Approximately 65% of American women of reproductive age use some form of contraception, but many may have not found a contraceptive solution that fully meets their needs.1

The American College of Obstetricians and Gynecologists recommends Long-Acting Reversible Contraception (LARC), such as intrauterine devices (IUDs), as a safe and effective contraceptive option for women, including those who have not given birth and adolescents who are sexually active. The use of IUDs in the U.S. has been increasing, yet there has been little product innovation in this category.2-5


Sebela Women’s Health is developing a next-generation IUD platform with products designed to fit the uniqueness of every woman’s body. Developmental features of this IUD platform are a flexible nitinol frame, a preloaded inserter, a smaller insertion tube, and precut retrieval strings. It’s the only platform that will include both a hormonal and hormone-free IUD option—because we understand that women have different needs and preferences. With our innovative portfolio, we seek to offer an improved IUD experience for women and HCPs.


Copper 175 mm2 IUD

Copper 175 mm2 IUD

At a time when demand for hormone-free options is growing rapidly, Sebela is developing the first new hormone-free IUD for the United States market in nearly four decades. Copper 175 mm2 is a lower-dose copper IUD currently in late-stage Phase 3 trials.5,6

Copper 175 mm2 IUD is in Phase 3 clinical research. It is limited by United States Federal Law to investigational use.6

52 mg Levonorgestrel IUD

52 mg Levonorgestrel IUD

We understand that many women who are looking for highly effective pregnancy prevention also appreciate the non-contraceptive benefits afforded by hormone-based contraceptives. That’s why we’re developing an IUD with the advanced design features and benefits of the Sebela platform and a Levonorgestrel reservoir.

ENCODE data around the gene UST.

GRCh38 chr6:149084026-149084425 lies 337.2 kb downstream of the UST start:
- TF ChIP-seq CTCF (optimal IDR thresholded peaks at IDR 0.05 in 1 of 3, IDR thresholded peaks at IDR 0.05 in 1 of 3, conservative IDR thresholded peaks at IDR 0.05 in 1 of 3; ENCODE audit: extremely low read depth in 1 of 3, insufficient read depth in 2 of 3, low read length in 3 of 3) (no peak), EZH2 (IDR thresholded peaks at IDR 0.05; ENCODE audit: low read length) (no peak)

52 mg Levonorgestrel IUD is Phase 3 ready. It is limited by United States Federal Law to investigational use.7

Pipeline Products:


1. Daniels K, Abma JC. Current contraceptive status among women aged 15–49: United States, 2015–2017. NCHS Data Brief, no 327. Hyattsville, MD: National Center for Health Statistics. 2018.

2. The American College of Obstetricians and Gynecologists. Clinical. Practice Bulletin. Long-acting reversible contraception: implants and intrauterine devices. 2017:186. Published November 2017. Accessed September 28, 2022. https://www.acog.org/clinical/clinical-guidance/practice-bulletin/articles/2017/11/long-acting-reversible-contraception-implants-and-intrauterine-devices

3. Guttmacher Institute. Contraceptive Use in the United States by Method. Accessed October 7, 2022. https://www.guttmacher.org/fact-sheet/contraceptive-method-use-united-states

4. Nelson AL, Massoudi N. New developments in intrauterine device use: focus on the US. Open Access J Contracept. 2016;7:127-141. doi:10.2147/OAJC.S85755

5. Turok DK, Nelson AL, Dart C, et al. Efficacy, safety, and tolerability of a new low-dose copper and nitinol intrauterine device: phase 2 data to 36 months. Obstet Gynecol. 2020;135(4):840-847. doi: 10.1097/AOG.0000000000003756.

6. ClinicalTrials.gov. Evaluation of the Efficacy, Safety and Tolerability of VeraCept IUD. Updated June 23, 2022. Accessed October 11, 2022. https://clinicaltrials.gov/ct2/show/NCT03633799

7. ClinicalTrials.gov. Evaluation of the Efficacy, Safety, and Tolerability of LevoCept. Updated April 12, 2022. Accessed October 11, 2022. https://clinicaltrials.gov/ct2/show/NCT04457076